UK Property Law
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Have you asked the tenants if they will allow access for viewings please?
No - we only had the estate agents go in last night. However, we do have a slight problem in that the ex husband (wife and children reside in the property) is the payer of the rent and is a lawyer himself - hence needing to know our rights as we had to take him to court (settled out of) last year with damage to the property.
Prior to viewings though, the property needs to be brought back to reasonable condition - to which the wife will be paying for.
The position is that there is no right in law to insist on access for viewings. Even if there is a provision in the tenancy agreement giving you access for viewings the is no right to insist if the tenants refuse access.
Access for viewings is only legally possible with the tenants consent.
Because the tenancy is now a statutory periodic tenancy based on what you say you have the right to recover possession of the property and evict the tenants. You need give two clear months notice and that notice must expire the day before rent is payable and be in the form of a s21 notice.
Given the hassle of last August (as partially described above), should we first initially asks their intentions (ie if viewings, of course within the reasonable notice period) or otherwise go straight to Section 21?
I have a standard Section 21 Notice template - does this need to be addressed to the tenant or to her husband (rent payer)
Many tenants will allow reasonable access for viewings on request however if they will not the only way to deal with the problem if consent cannot be achieved is to give them notice to leave. This is frustrating because ideally you would not want a rent void whilst the property is being marketed.
If you are keen to avoid a rent void whilst marketing but have impossible tenants one approach would be to evict the current tenants and allow new ones in on a licence where you provide for short notice at one month. A licence requires you to either be resident or to supply regular services like cleaning or meals to the licencees.
The s21 notice must be addressed to the tenant or tenants named on the tenancy agreement. The specific notice requires is a s21 (4) (a) notice.
Thanks. Her husband (lawyer) did advise us last year that 'we cannot force her out - even with a Section 21 Notice' is this correct? If so, what are our legal rights.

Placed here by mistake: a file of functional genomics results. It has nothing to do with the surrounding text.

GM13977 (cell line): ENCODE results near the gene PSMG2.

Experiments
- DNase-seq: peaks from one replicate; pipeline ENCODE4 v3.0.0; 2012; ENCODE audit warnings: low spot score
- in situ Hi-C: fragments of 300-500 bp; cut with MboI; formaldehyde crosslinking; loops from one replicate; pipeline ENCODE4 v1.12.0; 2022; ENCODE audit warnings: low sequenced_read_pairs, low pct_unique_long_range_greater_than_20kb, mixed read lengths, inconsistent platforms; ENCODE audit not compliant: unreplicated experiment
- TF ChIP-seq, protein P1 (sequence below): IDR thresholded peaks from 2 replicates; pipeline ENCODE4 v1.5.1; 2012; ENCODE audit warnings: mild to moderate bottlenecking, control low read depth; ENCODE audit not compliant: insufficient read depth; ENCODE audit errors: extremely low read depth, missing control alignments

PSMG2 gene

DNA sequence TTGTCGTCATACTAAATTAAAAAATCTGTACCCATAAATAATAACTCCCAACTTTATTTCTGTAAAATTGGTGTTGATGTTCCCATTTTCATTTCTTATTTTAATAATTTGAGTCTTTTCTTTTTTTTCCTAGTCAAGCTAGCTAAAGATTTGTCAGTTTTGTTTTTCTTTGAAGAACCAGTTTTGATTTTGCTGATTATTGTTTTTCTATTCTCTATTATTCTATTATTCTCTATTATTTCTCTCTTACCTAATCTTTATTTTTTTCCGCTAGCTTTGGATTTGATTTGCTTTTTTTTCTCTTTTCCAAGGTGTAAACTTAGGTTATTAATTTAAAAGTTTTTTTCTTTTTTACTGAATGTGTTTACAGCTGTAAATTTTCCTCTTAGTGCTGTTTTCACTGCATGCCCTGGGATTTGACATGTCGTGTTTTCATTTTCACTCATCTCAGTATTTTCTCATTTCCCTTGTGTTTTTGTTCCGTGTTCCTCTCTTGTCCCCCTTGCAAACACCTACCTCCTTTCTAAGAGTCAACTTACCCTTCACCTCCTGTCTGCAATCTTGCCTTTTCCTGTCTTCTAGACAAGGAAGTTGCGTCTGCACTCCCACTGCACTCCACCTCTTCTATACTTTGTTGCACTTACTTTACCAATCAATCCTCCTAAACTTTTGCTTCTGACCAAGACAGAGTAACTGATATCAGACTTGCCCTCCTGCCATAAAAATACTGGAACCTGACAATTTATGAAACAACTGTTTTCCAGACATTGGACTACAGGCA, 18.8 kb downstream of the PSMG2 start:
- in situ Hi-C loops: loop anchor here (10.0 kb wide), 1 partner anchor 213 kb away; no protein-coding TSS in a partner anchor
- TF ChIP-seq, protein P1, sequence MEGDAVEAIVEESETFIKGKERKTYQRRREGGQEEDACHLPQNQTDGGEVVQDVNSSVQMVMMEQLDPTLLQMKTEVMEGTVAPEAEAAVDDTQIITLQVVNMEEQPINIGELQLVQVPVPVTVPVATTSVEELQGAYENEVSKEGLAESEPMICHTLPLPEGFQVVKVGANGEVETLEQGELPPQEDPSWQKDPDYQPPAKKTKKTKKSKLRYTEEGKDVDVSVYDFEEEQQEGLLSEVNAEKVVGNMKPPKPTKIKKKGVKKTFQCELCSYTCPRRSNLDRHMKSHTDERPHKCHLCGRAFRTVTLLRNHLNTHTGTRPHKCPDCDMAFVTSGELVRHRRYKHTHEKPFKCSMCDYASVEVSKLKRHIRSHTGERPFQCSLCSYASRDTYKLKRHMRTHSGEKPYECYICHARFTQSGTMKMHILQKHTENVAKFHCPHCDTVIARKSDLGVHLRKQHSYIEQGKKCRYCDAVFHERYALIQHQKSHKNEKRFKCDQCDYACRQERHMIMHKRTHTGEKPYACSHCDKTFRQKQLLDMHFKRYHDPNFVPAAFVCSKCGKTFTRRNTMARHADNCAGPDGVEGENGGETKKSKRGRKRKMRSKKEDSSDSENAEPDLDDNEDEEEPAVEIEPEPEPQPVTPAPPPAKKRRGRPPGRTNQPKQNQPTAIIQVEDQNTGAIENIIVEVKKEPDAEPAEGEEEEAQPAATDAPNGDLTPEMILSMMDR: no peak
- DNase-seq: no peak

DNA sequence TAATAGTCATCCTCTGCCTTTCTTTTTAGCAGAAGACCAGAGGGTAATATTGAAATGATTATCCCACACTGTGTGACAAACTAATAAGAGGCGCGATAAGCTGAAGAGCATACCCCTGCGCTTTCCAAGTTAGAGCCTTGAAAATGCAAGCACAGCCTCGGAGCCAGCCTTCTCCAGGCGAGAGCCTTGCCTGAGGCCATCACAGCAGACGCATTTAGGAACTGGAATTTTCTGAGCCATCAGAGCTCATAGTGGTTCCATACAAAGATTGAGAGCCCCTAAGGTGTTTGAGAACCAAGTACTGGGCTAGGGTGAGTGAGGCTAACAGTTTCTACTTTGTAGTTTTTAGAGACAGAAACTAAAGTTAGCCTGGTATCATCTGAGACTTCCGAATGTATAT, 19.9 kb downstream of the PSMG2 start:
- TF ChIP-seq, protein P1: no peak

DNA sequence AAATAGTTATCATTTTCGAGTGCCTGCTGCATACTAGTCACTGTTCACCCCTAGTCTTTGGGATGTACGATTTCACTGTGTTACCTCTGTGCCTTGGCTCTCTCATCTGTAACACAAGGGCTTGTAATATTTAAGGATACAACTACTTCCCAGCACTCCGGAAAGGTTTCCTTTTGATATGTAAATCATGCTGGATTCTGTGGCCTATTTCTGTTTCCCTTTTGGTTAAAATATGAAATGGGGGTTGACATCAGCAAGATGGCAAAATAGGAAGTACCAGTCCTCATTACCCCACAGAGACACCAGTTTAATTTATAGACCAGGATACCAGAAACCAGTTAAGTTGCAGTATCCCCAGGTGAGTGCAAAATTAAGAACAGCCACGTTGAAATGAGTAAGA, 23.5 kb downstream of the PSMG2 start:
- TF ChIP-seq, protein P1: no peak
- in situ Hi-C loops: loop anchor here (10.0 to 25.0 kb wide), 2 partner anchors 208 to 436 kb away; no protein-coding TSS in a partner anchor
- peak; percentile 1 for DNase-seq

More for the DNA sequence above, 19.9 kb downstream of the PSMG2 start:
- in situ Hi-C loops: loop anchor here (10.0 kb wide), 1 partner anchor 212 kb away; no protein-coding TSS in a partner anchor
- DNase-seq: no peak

Who is named on the tenancy, just him or both of them?
The first year AST of 2009 expired in 2010 and since then, no further agreement has been signed.....
Its a rolling AST I believe you call it
Thanks. So the notice must be addressed to both of them. Providing the notice is in the correct form as above and the dates are correct it will bind both of them. Now the fixed period of the tenancy has expired they no longer have security of tenure other then the right to two months notice. Subject as above the notice will bind both of them and they must leave.
Is there anything above I can clarify for you?
Thanks - just one more. So, in essence, if we serve say tomorrow, then they MUST vacate by August 13?
What date each month is rent payable according to the tenancy?
I think the end of the month
Thanks. You must remember that the only date the notice can lawfully expire is the day before rent is payable. To recap you need to give two clear months notice AND that notice can only expire the day before rent is payable. Therefore if rent is payable on the last day of the month the earliest date you could give for eviction is 30 August 2013 begin the earliest date complying with the above. If the date is wrong the notice is invalid and must be served again.
Does the above answer all your questions or is there anything I can clarify or help with any further?
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Absolutely - many thanks indeed for all your help.
My apologies - I have just noticed on the Section 21 (4)(a) notice the following:
'Where an AST has become a periodic tenancy, a court must make an order for possession if the landlord has given a notice in writing'.
What does this mean - we have to get courts involved?